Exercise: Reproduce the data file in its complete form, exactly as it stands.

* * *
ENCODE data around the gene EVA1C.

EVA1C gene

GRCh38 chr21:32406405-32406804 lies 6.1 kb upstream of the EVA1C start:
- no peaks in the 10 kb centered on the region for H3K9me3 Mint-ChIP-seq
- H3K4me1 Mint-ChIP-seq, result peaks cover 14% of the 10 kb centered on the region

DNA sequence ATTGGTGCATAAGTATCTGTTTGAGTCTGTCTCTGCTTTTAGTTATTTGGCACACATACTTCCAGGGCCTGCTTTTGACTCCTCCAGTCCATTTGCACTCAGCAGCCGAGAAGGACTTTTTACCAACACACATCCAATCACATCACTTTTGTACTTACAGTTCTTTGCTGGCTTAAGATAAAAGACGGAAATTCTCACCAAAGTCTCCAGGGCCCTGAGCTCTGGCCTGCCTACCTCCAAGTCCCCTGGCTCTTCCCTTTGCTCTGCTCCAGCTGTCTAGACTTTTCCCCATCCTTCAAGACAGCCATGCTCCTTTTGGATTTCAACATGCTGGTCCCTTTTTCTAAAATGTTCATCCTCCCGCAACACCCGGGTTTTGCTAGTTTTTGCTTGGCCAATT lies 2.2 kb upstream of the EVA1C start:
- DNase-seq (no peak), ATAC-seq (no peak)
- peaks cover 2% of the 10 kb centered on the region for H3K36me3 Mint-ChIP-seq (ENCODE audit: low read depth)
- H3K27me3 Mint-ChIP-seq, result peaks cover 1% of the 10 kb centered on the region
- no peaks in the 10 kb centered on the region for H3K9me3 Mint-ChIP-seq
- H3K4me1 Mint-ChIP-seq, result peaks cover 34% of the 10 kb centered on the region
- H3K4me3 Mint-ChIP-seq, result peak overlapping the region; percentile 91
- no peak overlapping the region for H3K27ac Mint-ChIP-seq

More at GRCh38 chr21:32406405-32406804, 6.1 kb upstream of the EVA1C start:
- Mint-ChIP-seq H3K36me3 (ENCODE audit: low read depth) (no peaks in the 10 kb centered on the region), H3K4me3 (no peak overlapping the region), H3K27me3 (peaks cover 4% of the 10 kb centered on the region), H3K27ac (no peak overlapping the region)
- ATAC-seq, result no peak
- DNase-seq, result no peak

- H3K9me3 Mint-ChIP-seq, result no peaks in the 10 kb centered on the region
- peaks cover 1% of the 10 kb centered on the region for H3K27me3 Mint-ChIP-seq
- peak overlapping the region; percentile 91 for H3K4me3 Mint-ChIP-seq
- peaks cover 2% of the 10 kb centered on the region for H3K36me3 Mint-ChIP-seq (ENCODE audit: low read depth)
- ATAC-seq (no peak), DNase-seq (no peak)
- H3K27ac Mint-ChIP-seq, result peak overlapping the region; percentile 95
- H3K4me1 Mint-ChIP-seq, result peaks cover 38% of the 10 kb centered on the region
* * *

ENCODE data around the gene EVA1C.

EVA1C gene

GRCh38 chr21:32406405-32406804 lies 6.1 kb upstream of the EVA1C start:
- no peaks in the 10 kb centered on the region for H3K9me3 Mint-ChIP-seq
- H3K4me1 Mint-ChIP-seq, result peaks cover 14% of the 10 kb centered on the region

DNA sequence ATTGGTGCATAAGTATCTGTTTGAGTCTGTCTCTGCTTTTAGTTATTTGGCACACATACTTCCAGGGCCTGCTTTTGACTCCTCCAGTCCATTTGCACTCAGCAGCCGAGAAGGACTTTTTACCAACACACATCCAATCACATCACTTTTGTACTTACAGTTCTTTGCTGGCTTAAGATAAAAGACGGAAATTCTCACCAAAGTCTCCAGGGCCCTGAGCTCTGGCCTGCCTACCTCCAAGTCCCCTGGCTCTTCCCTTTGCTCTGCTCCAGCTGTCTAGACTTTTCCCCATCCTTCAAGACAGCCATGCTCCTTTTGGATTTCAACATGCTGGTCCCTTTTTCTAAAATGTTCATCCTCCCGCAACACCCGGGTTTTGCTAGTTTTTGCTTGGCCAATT lies 2.2 kb upstream of the EVA1C start:
- DNase-seq (no peak), ATAC-seq (no peak)
- peaks cover 2% of the 10 kb centered on the region for H3K36me3 Mint-ChIP-seq (ENCODE audit: low read depth)
- H3K27me3 Mint-ChIP-seq, result peaks cover 1% of the 10 kb centered on the region
- no peaks in the 10 kb centered on the region for H3K9me3 Mint-ChIP-seq
- H3K4me1 Mint-ChIP-seq, result peaks cover 34% of the 10 kb centered on the region
- H3K4me3 Mint-ChIP-seq, result peak overlapping the region; percentile 91
- no peak overlapping the region for H3K27ac Mint-ChIP-seq

More at GRCh38 chr21:32406405-32406804, 6.1 kb upstream of the EVA1C start:
- Mint-ChIP-seq H3K36me3 (ENCODE audit: low read depth) (no peaks in the 10 kb centered on the region), H3K4me3 (no peak overlapping the region), H3K27me3 (peaks cover 4% of the 10 kb centered on the region), H3K27ac (no peak overlapping the region)
- ATAC-seq, result no peak
- DNase-seq, result no peak

- H3K9me3 Mint-ChIP-seq, result no peaks in the 10 kb centered on the region
- peaks cover 1% of the 10 kb centered on the region for H3K27me3 Mint-ChIP-seq
- peak overlapping the region; percentile 91 for H3K4me3 Mint-ChIP-seq
- peaks cover 2% of the 10 kb centered on the region for H3K36me3 Mint-ChIP-seq (ENCODE audit: low read depth)
- ATAC-seq (no peak), DNase-seq (no peak)
- H3K27ac Mint-ChIP-seq, result peak overlapping the region; percentile 95
- H3K4me1 Mint-ChIP-seq, result peaks cover 38% of the 10 kb centered on the region